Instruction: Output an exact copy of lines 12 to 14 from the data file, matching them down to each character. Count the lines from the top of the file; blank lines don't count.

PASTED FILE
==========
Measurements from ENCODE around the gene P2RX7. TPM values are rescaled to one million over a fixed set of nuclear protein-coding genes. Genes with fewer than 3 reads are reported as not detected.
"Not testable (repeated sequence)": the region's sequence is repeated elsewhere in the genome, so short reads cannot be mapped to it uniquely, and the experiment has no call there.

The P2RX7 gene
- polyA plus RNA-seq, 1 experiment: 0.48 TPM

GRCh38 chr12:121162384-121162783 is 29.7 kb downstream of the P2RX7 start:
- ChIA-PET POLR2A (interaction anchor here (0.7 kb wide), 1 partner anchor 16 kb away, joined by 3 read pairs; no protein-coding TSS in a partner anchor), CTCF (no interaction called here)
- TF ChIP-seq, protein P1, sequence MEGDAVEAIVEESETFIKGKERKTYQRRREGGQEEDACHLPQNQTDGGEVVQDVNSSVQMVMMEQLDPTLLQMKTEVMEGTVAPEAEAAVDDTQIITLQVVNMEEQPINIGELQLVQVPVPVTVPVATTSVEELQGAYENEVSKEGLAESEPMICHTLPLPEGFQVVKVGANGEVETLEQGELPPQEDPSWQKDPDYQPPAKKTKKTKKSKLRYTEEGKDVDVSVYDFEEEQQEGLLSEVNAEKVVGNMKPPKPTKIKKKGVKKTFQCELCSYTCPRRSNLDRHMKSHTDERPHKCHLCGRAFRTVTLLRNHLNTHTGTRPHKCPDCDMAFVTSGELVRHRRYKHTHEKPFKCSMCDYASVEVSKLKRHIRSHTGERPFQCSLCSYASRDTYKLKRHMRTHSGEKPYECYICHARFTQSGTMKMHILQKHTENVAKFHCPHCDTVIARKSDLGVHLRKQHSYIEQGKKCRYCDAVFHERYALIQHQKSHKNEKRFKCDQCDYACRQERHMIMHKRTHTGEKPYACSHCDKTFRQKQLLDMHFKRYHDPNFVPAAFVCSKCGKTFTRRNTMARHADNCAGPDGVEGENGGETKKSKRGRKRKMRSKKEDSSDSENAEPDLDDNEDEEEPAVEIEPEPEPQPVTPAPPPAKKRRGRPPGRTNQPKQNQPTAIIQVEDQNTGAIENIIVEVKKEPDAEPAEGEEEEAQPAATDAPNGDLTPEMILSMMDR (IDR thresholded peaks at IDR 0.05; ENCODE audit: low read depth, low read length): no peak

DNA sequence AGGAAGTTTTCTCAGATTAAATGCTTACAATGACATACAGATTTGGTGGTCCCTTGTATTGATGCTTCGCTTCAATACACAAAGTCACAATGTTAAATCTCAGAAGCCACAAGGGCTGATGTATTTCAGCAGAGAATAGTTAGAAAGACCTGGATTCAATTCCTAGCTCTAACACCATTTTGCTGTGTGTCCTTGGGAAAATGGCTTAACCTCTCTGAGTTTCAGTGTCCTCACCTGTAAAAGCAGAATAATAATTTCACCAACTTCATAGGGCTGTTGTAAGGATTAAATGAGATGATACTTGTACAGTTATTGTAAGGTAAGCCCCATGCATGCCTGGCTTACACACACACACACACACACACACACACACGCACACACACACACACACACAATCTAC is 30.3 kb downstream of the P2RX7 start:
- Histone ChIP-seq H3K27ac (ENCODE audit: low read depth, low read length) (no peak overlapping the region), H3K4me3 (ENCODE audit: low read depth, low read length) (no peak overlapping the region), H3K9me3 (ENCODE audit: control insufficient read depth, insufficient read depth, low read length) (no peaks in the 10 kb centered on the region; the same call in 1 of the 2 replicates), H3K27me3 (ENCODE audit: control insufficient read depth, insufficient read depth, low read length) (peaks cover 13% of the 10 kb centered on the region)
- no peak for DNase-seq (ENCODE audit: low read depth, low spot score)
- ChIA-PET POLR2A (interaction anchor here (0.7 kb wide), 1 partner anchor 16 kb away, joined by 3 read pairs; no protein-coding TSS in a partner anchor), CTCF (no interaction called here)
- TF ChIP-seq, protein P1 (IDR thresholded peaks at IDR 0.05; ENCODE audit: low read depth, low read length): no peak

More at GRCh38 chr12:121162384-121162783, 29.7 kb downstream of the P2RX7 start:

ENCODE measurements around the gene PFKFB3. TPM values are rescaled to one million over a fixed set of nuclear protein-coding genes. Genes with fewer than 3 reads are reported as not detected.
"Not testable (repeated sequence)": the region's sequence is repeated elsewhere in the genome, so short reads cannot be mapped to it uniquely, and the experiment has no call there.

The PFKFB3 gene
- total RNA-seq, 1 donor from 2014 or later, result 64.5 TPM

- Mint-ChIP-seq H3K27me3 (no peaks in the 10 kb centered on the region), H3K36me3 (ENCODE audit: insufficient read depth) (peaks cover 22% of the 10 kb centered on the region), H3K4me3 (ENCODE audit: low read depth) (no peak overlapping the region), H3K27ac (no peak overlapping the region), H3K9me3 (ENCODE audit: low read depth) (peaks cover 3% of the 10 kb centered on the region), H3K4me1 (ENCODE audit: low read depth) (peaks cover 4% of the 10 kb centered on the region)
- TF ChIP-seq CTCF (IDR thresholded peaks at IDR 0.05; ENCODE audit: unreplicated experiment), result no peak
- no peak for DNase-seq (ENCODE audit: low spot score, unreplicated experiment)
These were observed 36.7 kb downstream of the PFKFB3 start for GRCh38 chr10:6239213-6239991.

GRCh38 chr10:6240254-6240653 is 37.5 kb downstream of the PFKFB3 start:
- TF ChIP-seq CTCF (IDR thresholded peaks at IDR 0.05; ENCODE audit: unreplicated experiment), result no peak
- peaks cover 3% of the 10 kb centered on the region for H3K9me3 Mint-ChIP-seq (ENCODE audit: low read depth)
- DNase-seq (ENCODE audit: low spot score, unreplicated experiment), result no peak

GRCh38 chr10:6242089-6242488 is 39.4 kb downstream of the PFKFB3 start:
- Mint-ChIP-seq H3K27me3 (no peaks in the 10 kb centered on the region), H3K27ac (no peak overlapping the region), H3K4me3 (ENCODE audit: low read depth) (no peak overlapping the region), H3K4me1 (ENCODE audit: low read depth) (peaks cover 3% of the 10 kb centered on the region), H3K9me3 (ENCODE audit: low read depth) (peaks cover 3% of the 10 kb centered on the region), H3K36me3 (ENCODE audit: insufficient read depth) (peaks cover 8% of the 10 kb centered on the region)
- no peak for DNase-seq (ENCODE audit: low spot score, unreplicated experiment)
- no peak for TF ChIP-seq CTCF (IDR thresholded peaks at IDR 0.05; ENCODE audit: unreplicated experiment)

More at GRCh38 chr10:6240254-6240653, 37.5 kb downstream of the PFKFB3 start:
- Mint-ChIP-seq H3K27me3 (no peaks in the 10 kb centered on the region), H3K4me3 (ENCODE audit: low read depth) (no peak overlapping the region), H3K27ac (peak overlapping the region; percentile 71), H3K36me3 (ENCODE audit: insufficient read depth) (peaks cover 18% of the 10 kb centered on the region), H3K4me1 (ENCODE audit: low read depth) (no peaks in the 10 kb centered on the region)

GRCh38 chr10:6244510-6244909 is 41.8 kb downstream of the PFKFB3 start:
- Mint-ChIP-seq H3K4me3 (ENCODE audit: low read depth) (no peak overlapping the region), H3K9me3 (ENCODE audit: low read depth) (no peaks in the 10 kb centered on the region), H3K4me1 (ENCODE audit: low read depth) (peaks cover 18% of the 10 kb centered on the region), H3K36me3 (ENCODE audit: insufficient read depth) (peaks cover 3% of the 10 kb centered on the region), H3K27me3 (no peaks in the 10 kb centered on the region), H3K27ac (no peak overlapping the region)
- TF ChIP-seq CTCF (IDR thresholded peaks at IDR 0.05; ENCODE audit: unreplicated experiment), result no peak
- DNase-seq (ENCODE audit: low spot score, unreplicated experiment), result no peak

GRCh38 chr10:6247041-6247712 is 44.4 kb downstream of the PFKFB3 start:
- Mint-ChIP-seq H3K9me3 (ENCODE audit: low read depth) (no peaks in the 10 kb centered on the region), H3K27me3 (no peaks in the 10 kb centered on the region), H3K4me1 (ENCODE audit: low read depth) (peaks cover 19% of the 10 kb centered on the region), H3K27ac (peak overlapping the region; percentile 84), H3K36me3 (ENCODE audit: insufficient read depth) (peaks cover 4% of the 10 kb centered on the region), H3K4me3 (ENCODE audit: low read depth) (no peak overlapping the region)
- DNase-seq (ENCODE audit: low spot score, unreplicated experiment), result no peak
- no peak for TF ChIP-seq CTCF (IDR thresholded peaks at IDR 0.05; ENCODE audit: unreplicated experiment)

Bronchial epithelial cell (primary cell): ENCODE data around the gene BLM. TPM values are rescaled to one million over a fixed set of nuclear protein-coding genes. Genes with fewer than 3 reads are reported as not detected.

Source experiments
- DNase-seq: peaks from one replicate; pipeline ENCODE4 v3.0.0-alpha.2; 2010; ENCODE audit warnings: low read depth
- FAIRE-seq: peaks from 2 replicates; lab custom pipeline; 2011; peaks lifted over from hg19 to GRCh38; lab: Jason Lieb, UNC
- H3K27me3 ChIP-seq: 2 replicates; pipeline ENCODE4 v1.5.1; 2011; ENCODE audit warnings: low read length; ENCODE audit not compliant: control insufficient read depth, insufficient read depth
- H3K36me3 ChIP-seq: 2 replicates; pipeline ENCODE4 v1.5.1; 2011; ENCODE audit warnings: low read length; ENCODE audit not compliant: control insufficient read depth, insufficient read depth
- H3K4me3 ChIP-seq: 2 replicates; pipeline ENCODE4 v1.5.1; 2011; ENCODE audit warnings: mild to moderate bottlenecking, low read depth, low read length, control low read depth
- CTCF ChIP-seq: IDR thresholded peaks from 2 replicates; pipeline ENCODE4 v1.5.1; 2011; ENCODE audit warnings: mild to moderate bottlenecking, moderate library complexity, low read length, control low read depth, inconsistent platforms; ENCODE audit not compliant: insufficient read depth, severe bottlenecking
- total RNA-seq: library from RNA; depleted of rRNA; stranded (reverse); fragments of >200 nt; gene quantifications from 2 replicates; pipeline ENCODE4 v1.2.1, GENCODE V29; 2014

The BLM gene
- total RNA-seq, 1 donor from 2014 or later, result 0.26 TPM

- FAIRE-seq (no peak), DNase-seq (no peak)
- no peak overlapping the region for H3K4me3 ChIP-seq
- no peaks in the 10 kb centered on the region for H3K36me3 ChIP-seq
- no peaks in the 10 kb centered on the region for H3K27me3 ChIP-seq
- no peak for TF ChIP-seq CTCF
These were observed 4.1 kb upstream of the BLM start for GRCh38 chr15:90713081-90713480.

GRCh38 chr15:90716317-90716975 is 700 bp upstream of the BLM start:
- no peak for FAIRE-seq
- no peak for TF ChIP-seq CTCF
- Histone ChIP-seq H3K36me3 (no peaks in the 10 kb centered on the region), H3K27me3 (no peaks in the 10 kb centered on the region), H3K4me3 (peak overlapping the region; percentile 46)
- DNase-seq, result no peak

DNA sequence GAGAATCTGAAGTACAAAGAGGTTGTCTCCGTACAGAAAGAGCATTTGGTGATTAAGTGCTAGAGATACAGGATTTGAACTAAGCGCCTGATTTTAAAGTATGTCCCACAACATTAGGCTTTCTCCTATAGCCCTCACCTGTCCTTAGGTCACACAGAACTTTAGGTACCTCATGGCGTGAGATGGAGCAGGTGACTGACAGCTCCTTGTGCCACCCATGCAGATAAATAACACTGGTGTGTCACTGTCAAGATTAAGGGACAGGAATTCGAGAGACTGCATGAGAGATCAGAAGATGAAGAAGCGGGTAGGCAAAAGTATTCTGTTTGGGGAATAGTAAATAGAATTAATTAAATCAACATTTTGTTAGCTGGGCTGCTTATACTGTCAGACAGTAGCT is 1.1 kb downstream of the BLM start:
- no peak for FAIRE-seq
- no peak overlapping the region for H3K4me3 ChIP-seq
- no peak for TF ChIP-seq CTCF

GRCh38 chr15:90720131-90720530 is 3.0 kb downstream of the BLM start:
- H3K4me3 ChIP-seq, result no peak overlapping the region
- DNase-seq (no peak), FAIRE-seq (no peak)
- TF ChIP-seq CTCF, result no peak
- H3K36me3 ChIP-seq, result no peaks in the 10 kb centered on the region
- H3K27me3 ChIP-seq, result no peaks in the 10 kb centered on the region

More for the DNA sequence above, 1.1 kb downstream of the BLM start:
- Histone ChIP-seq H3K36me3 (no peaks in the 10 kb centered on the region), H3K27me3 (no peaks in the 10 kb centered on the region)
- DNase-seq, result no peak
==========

- TF ChIP-seq, protein P1 (IDR thresholded peaks at IDR 0.05; ENCODE audit: low read depth, low read length): no peak

More at GRCh38 chr12:121162384-121162783, 29.7 kb downstream of the P2RX7 start:

ENCODE measurements around the gene PFKFB3. TPM values are rescaled to one million over a fixed set of nuclear protein-coding genes. Genes with fewer than 3 reads are reported as not detected.